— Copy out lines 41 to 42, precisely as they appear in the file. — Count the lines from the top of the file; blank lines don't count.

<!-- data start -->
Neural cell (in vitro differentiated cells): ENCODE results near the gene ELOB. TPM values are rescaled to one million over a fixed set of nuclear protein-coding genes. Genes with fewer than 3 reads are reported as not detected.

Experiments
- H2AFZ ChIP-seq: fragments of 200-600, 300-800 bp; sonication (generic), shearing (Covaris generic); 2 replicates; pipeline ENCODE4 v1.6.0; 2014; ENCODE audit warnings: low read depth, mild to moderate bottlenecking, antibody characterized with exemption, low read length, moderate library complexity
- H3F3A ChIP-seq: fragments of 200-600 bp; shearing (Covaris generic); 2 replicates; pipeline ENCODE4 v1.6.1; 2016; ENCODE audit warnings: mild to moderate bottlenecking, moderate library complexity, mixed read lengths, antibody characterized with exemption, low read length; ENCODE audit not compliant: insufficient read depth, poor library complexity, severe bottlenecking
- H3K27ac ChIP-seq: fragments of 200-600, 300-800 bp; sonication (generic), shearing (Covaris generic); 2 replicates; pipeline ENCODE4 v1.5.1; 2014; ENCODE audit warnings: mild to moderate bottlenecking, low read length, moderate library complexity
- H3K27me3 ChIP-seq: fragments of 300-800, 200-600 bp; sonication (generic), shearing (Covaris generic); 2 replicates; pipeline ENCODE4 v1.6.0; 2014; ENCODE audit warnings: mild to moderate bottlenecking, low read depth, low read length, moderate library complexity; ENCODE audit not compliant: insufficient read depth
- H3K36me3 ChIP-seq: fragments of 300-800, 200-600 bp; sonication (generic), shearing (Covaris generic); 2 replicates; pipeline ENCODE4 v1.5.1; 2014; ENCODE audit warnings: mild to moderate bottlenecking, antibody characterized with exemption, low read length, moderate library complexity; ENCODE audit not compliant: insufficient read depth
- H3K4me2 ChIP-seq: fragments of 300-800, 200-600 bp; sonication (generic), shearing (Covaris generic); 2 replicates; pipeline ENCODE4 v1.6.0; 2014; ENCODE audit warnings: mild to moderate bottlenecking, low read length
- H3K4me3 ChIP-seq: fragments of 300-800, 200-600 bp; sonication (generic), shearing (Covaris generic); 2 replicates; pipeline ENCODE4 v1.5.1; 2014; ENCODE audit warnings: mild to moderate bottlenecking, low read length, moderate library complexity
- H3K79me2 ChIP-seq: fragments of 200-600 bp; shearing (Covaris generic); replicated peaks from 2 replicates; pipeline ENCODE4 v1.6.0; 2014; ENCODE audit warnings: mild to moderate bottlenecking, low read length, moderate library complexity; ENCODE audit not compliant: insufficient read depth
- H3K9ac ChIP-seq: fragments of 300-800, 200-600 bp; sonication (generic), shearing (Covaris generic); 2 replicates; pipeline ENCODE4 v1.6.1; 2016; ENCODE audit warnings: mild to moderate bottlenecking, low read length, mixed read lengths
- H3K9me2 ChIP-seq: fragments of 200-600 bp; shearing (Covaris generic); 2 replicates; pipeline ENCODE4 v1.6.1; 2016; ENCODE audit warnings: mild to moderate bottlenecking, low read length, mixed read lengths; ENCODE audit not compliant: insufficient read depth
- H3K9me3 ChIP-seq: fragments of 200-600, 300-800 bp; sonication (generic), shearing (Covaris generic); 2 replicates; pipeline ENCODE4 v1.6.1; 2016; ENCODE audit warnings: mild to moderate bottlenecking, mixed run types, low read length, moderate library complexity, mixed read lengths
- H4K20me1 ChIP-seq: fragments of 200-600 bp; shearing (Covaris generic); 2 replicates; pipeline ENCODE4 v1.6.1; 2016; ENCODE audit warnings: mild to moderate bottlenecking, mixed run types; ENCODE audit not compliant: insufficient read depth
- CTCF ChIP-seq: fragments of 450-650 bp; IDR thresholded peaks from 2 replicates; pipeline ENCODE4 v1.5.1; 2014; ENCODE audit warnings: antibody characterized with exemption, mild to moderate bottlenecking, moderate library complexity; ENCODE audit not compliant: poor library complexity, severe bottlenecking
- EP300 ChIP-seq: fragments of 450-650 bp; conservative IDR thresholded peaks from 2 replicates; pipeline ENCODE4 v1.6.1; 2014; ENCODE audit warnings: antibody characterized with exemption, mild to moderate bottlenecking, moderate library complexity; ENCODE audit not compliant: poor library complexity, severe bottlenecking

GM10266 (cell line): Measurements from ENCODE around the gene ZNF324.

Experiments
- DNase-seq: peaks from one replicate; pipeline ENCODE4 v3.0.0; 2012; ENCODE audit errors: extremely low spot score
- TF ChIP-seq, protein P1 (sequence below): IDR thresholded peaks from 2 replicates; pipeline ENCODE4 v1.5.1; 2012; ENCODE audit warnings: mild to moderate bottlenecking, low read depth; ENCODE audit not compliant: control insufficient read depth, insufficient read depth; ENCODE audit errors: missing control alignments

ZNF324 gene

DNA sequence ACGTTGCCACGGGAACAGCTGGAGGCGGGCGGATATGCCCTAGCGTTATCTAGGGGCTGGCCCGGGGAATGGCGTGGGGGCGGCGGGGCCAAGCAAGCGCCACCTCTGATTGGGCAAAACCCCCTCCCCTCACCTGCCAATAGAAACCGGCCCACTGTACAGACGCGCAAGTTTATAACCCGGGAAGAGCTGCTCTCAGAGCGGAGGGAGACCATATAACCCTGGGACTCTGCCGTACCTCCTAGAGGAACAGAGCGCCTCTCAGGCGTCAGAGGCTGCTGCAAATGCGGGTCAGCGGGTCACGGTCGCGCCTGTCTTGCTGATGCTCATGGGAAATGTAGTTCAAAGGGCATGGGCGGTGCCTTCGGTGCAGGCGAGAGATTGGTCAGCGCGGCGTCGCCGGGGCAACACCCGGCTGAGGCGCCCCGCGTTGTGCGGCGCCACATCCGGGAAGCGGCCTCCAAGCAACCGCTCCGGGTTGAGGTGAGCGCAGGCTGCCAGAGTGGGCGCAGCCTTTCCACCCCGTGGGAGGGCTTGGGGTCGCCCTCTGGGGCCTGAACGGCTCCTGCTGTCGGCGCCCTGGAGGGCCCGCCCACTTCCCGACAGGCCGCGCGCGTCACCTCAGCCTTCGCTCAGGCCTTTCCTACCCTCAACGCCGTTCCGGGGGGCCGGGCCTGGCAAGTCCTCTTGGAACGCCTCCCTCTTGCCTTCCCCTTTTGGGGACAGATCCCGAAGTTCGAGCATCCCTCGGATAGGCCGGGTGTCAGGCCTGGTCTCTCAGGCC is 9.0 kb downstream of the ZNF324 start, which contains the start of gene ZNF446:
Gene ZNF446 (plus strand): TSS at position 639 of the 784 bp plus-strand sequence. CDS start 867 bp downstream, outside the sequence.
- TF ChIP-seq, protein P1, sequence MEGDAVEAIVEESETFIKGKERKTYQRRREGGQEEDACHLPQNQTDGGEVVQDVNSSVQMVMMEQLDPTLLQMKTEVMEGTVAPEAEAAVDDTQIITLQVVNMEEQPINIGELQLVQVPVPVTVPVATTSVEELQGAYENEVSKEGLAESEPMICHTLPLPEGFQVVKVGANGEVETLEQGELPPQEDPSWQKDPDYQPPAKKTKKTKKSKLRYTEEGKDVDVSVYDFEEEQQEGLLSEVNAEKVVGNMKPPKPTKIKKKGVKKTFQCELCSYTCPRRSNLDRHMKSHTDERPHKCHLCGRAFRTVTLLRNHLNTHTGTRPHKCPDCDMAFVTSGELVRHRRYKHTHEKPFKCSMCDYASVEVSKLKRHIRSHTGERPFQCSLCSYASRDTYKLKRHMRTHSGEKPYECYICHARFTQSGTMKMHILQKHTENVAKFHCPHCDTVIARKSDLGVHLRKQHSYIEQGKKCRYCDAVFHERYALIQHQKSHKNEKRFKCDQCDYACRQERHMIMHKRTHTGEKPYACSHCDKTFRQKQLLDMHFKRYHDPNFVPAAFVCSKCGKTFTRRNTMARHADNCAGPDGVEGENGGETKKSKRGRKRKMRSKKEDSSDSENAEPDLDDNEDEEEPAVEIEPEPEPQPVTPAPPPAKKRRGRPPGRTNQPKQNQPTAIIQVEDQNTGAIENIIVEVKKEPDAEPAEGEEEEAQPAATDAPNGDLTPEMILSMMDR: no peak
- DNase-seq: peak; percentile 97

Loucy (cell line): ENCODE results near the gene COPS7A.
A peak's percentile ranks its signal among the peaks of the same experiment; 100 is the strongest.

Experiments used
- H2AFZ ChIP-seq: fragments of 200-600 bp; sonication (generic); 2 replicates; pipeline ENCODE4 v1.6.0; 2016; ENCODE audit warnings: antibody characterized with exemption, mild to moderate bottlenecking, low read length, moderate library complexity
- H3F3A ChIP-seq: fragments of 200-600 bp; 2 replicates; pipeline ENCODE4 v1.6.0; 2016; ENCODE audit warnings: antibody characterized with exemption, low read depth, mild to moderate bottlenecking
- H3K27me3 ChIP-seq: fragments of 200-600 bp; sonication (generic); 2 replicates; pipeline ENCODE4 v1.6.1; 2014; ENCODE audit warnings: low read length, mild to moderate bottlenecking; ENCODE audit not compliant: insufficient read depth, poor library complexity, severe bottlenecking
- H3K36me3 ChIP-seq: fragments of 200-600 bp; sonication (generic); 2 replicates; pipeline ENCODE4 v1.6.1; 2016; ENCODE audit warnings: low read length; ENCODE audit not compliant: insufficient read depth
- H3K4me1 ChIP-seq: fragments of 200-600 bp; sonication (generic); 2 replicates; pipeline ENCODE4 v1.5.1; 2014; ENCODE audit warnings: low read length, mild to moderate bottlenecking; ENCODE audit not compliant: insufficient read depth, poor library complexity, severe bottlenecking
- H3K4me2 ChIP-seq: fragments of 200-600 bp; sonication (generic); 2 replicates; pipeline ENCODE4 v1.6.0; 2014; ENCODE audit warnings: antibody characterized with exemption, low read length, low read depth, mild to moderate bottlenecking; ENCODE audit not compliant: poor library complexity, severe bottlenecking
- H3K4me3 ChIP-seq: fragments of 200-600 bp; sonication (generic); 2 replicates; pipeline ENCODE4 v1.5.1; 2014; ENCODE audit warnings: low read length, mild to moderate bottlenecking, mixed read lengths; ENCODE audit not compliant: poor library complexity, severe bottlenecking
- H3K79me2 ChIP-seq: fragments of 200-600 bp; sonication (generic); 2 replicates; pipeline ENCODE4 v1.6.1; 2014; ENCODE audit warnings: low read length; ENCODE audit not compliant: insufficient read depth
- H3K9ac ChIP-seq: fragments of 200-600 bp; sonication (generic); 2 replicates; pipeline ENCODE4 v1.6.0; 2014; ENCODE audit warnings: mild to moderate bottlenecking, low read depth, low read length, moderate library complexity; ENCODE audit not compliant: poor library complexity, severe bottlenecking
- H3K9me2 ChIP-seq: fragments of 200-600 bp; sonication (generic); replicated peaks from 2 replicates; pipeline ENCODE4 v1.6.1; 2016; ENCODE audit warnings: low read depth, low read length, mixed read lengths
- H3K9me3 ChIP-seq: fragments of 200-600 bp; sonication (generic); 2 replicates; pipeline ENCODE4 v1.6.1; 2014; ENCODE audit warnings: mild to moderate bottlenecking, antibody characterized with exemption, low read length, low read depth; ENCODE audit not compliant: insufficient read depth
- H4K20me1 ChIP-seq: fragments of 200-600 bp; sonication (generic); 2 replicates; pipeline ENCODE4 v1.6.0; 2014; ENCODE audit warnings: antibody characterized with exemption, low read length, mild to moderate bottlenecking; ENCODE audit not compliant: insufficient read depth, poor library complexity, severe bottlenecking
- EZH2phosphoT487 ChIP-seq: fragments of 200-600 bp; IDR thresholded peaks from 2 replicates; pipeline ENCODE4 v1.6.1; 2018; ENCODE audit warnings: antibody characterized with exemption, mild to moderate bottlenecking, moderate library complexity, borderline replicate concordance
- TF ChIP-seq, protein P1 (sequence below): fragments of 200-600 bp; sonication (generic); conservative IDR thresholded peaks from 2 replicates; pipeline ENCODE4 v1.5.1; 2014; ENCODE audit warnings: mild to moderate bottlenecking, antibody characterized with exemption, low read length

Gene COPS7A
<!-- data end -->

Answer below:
- EZH2phosphoT487 ChIP-seq: fragments of 200-600 bp; IDR thresholded peaks from 2 replicates; pipeline ENCODE4 v1.6.1; 2018; ENCODE audit warnings: antibody characterized with exemption, mild to moderate bottlenecking, moderate library complexity, borderline replicate concordance
- TF ChIP-seq, protein P1 (sequence below): fragments of 200-600 bp; sonication (generic); conservative IDR thresholded peaks from 2 replicates; pipeline ENCODE4 v1.5.1; 2014; ENCODE audit warnings: mild to moderate bottlenecking, antibody characterized with exemption, low read length